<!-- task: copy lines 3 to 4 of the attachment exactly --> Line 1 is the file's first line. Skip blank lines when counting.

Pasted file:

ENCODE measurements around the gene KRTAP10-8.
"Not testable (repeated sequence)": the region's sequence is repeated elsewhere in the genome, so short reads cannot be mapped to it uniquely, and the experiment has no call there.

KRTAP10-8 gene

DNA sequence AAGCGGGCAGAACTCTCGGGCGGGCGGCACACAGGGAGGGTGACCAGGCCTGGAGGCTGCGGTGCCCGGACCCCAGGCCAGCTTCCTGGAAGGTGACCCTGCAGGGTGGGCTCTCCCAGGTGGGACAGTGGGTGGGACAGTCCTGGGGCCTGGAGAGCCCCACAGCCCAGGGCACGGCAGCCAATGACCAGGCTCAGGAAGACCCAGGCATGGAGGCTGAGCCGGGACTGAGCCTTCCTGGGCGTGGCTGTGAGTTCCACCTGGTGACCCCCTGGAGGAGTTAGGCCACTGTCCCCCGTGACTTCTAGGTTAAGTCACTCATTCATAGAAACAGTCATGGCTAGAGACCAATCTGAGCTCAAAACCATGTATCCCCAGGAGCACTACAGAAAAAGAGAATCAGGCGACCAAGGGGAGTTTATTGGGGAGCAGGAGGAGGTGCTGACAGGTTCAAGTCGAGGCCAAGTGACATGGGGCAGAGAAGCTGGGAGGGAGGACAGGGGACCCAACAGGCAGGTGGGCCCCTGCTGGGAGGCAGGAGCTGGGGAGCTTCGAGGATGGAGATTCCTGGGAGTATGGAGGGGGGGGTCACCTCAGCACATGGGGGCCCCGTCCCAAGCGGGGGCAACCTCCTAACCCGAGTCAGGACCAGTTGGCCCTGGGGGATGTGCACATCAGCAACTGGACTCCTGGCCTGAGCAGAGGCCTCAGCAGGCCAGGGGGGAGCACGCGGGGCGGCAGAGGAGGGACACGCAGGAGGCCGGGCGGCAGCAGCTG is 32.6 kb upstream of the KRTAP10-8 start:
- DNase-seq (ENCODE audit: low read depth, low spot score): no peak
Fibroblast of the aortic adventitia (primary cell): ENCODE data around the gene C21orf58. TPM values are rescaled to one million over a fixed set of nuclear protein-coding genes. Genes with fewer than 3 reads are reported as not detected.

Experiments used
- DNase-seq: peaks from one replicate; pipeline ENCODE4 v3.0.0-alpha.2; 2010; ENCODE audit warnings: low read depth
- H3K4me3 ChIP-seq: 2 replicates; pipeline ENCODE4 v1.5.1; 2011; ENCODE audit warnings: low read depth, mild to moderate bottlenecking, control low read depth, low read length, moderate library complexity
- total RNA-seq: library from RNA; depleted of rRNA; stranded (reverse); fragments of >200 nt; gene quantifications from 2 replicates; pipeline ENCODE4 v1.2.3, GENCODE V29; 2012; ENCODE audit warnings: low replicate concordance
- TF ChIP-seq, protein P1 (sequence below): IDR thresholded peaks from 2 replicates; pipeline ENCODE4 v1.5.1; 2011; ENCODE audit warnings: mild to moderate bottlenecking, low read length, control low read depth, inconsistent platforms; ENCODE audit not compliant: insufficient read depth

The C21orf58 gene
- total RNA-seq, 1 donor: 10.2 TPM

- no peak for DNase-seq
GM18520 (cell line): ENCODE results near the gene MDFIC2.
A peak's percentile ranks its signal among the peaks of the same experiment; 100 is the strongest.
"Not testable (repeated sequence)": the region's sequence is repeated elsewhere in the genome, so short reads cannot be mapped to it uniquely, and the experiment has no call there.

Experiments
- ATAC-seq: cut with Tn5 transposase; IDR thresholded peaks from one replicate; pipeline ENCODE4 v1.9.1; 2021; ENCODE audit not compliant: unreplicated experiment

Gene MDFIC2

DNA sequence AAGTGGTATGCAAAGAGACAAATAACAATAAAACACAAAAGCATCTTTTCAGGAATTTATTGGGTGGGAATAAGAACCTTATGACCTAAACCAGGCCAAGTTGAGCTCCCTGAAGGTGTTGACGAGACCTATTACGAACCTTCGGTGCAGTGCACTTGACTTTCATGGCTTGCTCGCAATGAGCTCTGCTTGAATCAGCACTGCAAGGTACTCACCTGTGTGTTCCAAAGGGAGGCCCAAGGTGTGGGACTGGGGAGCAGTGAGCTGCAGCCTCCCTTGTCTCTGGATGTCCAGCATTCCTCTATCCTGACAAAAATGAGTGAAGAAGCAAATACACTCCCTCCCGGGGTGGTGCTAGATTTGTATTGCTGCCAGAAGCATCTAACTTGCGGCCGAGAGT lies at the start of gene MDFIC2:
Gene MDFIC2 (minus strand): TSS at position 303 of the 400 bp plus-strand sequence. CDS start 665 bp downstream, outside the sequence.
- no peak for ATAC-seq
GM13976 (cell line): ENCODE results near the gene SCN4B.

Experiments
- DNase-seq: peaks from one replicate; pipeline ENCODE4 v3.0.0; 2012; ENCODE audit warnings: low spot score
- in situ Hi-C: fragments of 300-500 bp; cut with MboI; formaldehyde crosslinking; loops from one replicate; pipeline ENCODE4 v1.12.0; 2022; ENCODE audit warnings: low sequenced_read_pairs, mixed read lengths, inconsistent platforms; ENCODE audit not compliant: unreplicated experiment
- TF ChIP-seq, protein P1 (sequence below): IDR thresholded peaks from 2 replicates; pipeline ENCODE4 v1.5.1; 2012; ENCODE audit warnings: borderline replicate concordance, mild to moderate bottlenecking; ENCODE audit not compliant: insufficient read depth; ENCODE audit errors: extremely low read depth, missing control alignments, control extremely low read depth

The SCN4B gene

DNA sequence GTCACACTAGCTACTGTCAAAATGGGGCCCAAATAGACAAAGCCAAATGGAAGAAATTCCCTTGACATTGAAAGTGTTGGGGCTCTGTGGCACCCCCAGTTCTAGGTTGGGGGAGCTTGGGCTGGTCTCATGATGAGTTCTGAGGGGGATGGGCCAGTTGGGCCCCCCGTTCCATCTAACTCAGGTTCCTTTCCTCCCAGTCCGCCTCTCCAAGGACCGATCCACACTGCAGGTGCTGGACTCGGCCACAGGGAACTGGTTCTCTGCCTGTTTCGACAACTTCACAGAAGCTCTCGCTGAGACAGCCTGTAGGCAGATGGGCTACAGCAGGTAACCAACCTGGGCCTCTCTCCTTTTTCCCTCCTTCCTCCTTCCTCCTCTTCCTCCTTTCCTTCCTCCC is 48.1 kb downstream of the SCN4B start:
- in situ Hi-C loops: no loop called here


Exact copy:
KRTAP10-8 gene

DNA sequence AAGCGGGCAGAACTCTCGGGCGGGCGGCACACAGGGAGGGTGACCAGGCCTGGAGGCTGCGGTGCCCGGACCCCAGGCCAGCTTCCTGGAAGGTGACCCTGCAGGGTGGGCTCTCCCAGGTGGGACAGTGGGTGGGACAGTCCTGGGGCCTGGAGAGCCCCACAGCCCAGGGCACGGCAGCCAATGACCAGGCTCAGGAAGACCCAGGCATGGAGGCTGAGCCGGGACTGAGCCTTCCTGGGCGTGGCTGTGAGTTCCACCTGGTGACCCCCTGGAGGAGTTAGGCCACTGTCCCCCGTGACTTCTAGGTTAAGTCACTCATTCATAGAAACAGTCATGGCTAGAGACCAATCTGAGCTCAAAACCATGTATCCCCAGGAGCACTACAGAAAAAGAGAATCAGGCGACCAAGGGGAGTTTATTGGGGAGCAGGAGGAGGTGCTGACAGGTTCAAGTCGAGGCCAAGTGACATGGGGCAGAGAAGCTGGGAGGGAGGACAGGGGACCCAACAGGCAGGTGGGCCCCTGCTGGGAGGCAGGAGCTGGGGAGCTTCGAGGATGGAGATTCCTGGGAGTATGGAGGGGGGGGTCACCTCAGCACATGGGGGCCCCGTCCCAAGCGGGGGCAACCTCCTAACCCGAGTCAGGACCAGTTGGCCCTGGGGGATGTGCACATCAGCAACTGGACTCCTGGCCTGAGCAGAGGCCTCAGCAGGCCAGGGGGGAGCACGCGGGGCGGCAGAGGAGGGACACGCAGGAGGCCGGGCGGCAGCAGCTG is 32.6 kb upstream of the KRTAP10-8 start: